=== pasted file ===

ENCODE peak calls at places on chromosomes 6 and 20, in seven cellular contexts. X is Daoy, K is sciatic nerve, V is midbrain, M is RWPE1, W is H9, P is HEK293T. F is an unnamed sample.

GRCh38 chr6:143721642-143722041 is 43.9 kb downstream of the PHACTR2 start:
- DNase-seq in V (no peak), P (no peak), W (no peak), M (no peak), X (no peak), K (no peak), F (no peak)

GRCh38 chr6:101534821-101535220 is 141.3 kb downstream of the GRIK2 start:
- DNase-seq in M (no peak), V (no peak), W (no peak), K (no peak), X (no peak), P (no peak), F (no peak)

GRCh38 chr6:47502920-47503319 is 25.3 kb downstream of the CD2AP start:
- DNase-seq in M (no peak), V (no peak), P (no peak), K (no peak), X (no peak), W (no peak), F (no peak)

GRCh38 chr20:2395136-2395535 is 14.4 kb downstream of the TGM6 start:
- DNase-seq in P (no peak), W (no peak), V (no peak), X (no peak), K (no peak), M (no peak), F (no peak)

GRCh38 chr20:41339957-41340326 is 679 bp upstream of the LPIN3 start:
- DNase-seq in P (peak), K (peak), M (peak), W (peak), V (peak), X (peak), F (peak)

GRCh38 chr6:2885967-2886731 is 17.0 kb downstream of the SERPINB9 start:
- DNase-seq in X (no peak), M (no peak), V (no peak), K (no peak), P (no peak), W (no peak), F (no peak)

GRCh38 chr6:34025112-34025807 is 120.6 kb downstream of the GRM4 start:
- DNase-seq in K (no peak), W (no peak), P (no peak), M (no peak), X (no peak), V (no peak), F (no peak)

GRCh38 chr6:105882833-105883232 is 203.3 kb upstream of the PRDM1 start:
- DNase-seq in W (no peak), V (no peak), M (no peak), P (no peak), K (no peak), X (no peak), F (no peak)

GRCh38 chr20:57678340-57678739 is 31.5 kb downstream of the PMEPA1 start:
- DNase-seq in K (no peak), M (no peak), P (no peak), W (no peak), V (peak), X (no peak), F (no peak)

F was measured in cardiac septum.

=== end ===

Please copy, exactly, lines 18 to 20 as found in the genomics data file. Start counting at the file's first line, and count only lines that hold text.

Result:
GRCh38 chr20:57678340-57678739 is 31.5 kb downstream of the PMEPA1 start:
- DNase-seq in K (no peak), M (no peak), P (no peak), W (no peak), V (peak), X (no peak), F (no peak)

F was measured in cardiac septum.